Do you normally include the ʻoe in imperatives or does it work to say just e + verb as well?
My sense is you would include it if there is an object, but I'll leave confirmation of that to the native speakers.
Including "ʻoe" is usually not necessary, especially since you'd be speaking to that person, so they would know you were talking to them. An object is obvious by the use of "i" before it, which is a directional marker, so in this sentence "[You] Clean the kitchen" the cleaning action is done to the kitchen.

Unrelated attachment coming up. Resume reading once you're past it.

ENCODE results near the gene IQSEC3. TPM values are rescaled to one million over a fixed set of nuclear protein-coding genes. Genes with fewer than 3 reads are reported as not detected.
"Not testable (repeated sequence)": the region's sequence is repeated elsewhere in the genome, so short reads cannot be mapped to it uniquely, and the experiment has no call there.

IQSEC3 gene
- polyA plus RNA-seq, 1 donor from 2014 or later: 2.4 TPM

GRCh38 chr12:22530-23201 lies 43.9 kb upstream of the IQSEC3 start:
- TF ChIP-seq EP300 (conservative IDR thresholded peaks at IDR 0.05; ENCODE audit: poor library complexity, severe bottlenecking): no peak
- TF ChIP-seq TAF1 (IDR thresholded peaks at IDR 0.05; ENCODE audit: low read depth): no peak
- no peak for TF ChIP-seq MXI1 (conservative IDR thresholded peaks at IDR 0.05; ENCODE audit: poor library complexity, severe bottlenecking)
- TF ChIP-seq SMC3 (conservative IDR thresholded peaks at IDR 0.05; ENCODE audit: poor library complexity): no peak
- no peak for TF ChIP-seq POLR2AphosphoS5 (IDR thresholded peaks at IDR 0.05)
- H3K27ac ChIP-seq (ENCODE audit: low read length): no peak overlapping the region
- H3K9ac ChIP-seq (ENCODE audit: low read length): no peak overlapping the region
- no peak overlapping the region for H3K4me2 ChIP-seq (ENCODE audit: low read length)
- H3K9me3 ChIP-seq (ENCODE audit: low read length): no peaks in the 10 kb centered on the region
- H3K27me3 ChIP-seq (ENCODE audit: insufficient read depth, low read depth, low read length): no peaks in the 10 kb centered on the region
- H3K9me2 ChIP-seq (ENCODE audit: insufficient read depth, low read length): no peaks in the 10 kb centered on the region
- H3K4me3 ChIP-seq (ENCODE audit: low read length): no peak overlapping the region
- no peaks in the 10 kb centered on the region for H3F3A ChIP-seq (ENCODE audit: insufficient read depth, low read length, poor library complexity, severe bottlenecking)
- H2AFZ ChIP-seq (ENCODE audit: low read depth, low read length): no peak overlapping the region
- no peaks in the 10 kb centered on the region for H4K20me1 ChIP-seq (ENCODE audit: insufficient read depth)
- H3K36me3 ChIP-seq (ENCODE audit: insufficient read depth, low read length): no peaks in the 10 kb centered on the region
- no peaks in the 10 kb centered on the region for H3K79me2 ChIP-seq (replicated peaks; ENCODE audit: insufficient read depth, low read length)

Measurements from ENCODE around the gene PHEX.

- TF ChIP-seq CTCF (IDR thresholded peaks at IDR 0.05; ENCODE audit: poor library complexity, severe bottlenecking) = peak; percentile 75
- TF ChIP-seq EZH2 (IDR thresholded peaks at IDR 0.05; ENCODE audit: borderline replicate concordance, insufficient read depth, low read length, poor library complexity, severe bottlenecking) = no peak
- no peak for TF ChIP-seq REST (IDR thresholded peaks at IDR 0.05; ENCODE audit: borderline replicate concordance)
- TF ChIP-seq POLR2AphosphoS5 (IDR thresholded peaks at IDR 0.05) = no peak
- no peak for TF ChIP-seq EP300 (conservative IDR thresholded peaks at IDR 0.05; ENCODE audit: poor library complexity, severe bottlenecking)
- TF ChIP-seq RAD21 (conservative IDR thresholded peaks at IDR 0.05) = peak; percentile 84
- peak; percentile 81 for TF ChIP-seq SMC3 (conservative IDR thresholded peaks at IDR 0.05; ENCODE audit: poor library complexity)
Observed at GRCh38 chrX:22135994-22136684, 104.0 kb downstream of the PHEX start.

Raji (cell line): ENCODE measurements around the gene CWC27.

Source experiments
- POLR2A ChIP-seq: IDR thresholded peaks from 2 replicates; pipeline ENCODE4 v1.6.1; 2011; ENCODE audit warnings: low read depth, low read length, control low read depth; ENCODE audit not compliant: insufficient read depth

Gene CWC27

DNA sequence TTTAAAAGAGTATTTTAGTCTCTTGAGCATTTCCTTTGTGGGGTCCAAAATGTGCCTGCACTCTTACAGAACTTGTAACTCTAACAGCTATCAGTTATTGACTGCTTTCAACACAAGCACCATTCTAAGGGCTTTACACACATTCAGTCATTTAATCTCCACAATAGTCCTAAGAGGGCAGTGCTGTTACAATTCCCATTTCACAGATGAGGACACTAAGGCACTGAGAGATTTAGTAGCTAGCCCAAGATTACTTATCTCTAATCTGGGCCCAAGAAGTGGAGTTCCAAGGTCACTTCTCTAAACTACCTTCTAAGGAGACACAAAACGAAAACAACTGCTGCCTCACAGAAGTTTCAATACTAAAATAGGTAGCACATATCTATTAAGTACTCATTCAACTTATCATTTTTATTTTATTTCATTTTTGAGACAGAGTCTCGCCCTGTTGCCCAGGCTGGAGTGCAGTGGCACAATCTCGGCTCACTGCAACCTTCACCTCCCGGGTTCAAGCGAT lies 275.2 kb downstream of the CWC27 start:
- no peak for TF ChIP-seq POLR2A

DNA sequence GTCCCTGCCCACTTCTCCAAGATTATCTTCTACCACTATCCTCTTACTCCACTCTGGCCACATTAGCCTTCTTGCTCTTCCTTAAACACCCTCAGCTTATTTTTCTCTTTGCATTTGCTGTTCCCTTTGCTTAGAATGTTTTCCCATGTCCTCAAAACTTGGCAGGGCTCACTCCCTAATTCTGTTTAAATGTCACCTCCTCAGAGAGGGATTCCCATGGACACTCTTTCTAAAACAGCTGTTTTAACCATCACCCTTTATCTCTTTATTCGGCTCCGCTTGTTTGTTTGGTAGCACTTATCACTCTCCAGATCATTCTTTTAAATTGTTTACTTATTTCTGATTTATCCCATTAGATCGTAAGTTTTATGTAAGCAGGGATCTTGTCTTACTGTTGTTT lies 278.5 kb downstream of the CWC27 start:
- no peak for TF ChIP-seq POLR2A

I asked about the word "e" in the context of "let's", and it is appearing again here. What does it actually mean? What is its use in the sentence? Mahalo!
"E" can be used either before a name or pronoun to show who you're speaking to, or before a verb to make it imperative (i.e., a command or an expected action like GeraldMath4 said)